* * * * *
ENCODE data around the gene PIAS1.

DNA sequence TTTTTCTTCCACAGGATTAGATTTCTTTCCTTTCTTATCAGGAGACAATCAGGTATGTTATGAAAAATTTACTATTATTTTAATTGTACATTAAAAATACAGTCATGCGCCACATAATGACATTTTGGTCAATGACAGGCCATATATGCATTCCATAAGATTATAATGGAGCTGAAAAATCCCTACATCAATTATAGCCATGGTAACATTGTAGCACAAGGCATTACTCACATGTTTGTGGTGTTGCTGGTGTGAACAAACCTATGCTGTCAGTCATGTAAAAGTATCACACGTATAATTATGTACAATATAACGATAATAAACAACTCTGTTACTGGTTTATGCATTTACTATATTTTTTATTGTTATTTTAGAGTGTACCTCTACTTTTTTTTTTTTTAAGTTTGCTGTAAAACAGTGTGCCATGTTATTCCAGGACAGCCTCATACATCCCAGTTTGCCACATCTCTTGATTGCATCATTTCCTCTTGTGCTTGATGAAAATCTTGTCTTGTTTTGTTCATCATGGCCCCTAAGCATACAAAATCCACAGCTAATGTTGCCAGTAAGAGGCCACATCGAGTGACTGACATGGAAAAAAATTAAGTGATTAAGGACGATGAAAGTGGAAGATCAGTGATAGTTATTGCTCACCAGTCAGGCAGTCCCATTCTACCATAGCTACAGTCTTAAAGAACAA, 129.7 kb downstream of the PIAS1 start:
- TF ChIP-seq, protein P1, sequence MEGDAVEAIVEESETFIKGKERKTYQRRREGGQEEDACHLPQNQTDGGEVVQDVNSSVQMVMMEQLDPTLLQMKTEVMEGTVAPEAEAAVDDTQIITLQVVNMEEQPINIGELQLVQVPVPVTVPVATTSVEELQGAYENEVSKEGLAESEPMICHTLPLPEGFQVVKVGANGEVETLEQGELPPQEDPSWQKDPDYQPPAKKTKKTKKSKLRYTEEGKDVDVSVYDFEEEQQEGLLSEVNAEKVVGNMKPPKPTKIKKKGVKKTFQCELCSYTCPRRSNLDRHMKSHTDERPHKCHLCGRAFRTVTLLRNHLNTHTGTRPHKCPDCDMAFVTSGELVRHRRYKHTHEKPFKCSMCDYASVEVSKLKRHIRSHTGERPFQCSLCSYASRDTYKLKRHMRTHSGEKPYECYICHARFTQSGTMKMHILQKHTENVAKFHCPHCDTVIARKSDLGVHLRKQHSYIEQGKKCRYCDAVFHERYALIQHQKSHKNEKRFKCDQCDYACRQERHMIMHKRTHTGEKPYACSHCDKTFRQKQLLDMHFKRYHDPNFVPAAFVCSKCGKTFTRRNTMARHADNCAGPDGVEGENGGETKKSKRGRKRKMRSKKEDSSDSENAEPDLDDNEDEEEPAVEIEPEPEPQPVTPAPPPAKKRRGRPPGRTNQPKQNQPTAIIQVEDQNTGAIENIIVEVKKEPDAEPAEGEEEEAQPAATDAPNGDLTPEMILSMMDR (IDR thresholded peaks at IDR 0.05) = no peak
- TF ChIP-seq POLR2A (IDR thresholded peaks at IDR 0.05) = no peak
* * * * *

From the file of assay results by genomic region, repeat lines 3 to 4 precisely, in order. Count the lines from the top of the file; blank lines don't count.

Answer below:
- TF ChIP-seq, protein P1, sequence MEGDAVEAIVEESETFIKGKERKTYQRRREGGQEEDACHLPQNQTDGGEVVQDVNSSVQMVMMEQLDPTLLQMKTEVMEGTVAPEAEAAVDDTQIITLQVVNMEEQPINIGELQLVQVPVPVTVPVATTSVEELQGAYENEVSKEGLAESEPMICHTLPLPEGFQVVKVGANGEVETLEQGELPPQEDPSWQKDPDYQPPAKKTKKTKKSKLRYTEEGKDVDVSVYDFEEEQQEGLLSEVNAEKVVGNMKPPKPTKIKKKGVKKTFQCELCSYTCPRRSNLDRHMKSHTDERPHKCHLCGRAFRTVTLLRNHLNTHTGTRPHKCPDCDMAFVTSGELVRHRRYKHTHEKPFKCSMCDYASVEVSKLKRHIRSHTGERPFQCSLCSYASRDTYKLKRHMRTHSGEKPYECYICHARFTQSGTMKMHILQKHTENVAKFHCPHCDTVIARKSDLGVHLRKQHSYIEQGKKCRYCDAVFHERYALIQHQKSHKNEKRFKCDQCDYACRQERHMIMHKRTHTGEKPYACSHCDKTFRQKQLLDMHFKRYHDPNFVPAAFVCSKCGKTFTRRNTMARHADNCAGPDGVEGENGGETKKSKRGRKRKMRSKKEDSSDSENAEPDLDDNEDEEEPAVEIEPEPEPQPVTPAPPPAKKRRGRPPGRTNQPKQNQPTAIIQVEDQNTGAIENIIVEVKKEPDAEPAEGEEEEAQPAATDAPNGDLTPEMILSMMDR (IDR thresholded peaks at IDR 0.05) = no peak
- TF ChIP-seq POLR2A (IDR thresholded peaks at IDR 0.05) = no peak